There's nothing 'so whattish' about abducting a 15-year-old
00:07 GMT, 28 September 2012
00:07 GMT, 28 September 2012
Eloped: Missing schoolgirl Megan Stammers, 15, who has run off to France with her teacher Jeremy Forrest
What I am hoping and praying is that by the time you read this, runaway schoolgirl Megan Stammers will have been found and returned safely to her family.
And that her teacher will have been cast into a very dark hole for a very long time, with the clang of a metal gate and a turning key resounding in his ears.
However, at the time of writing, there has been no sign of them for a week — not to mention a great deal of confusion over the extent of efforts to actually find the two of them. No, I cannot bring myself to use the word ‘couple’, which seems to confer some sort of social legitimacy on the situation.
After all, it is not a relationship; it is the abduction of a child by a scheming adult who can manipulate and control her — only Megan, with her friable sheen of teen sophistication, cannot see it that way.
And one week on, it is deeply alarming that the Europe-wide search for Megan and her maths teacher Jeremy Forrest has failed to uncover any confirmed new sightings. What on earth is going on
While expat communities right across France have mobilised into Megan-spotting neighbourhood watch units — and jolly good for them — Interpol are unable to confirm they are even working on the case. There are reports that French police are not actively searching for them, and have not carried out the standard credit card or mobile phone searches that would surely have located them by now.
French law says that no crime has been committed — and perhaps the authorities there feel that actually going out and hunting for them would infringe their human rights
Last sighting: Megan and Forrest pictured arm in arm aboard a ferry from Dover to Calais last Thursday – the last time the pair were seen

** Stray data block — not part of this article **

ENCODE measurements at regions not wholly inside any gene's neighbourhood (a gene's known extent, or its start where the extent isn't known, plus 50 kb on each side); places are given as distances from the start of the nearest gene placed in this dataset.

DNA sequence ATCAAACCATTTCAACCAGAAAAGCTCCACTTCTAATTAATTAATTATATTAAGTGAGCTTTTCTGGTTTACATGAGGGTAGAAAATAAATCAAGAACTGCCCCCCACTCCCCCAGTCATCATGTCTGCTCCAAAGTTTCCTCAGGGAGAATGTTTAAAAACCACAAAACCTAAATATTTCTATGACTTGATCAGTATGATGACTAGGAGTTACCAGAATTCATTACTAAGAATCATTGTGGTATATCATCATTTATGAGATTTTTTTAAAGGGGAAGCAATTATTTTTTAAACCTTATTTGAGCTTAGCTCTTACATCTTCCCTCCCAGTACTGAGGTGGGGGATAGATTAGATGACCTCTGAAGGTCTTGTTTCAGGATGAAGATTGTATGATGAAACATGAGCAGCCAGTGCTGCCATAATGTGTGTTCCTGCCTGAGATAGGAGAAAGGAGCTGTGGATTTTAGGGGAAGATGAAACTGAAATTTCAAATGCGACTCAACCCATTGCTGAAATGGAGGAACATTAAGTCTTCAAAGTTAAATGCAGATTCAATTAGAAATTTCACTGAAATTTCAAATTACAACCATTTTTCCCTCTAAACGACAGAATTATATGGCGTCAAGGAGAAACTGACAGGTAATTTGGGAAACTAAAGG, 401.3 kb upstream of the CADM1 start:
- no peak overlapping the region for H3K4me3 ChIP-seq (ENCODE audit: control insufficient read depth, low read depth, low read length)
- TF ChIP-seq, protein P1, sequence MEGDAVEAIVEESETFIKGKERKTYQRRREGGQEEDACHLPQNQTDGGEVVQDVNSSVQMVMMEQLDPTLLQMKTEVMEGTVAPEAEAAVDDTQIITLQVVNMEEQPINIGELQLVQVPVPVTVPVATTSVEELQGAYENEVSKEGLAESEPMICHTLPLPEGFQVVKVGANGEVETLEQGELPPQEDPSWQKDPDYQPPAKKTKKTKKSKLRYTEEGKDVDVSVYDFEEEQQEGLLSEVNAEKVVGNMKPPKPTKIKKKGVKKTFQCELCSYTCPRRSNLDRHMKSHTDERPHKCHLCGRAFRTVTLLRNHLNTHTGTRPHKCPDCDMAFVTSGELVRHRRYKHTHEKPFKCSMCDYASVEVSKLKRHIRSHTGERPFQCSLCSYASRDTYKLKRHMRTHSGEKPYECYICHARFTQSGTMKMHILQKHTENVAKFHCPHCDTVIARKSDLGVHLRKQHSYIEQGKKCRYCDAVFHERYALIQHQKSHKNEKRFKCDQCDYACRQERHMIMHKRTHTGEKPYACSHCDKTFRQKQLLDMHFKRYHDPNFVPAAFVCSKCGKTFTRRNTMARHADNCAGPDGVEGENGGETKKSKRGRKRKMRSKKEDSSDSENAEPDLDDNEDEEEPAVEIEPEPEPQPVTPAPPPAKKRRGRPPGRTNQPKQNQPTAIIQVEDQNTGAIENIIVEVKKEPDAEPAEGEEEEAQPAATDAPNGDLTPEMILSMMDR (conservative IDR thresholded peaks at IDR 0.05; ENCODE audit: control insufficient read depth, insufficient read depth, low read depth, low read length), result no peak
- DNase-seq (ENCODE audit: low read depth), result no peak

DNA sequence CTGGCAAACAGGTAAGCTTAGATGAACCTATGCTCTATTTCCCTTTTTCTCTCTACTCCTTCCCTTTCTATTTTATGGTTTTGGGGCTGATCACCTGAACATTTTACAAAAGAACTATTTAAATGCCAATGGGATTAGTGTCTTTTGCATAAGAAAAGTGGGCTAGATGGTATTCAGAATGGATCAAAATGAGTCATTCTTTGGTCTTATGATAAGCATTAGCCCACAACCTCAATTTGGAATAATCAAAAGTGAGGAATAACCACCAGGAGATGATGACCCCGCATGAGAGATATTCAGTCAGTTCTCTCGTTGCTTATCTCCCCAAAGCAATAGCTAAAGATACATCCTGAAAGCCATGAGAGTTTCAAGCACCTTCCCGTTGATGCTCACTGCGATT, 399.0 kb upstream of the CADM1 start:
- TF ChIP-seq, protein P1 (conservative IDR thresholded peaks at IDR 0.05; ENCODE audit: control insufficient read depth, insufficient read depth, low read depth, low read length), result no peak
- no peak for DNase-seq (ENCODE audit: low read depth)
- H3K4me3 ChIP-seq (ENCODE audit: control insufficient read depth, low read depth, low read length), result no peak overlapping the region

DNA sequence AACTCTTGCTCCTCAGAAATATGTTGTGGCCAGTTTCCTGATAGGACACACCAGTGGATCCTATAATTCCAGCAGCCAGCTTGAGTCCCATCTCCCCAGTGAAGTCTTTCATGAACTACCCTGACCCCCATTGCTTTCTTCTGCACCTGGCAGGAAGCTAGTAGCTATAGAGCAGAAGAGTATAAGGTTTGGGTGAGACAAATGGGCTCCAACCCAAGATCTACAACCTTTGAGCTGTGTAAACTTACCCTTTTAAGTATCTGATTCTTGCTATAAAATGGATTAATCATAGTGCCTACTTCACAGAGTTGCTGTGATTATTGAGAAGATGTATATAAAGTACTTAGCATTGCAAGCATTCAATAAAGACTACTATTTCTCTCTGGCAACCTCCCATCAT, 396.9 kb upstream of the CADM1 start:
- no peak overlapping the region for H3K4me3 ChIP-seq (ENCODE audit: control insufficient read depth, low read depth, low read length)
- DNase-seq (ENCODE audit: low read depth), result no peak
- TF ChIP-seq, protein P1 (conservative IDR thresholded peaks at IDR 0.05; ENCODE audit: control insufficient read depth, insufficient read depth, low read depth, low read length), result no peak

Of course, there is no evidence to
suggest that she has been having underage sex. But the attitude of the
authorities has a curdled echo of the newly published report into the
Rochdale sex ring case, where police, social workers and the Crown
Prosecution Service were criticised for their ‘missed opportunities’ in
stopping a ring which abused young girls over a number of years. Missed
opportunities It’s as if they failed to catch a bus, rather than
failed to stop the ruination of many young lives. Did they not care
because some of the girls were so near the age of consent anyway Or did
they just not care
often it seems that when it comes to underage teenage sexuality in our
society, authorities do not want to get involved lest they find
themselves accused of being — the horror! — reactionary or fuddy duddy.
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Although the girls in
Rochdale were systematically and deliberately targeted, the agencies
believed that they were ‘making their own choices’ and didn’t interfere.
The lack of care and concern, the conviction that these schoolgirls
were ticking a lifestyle preference box instead of being violated by
dirty old men for the price of a bag of sweets — it’s enough to make you
Megan has made a
choice, too, but it is not one the law in this country has deemed her
capable of making. Thank goodness for that, I say.
For 15-year-old Megan is the kind of
lovely young girl one hoped would be protected by the staff at her
school, not preyed upon by them. Instead, 30-year-old Mr Forrest appears
to have behaved like a knock-kneed, lovesick, predatory sap; trailing
after the teenager like a dog on heat; getting a Megan-style tattoo on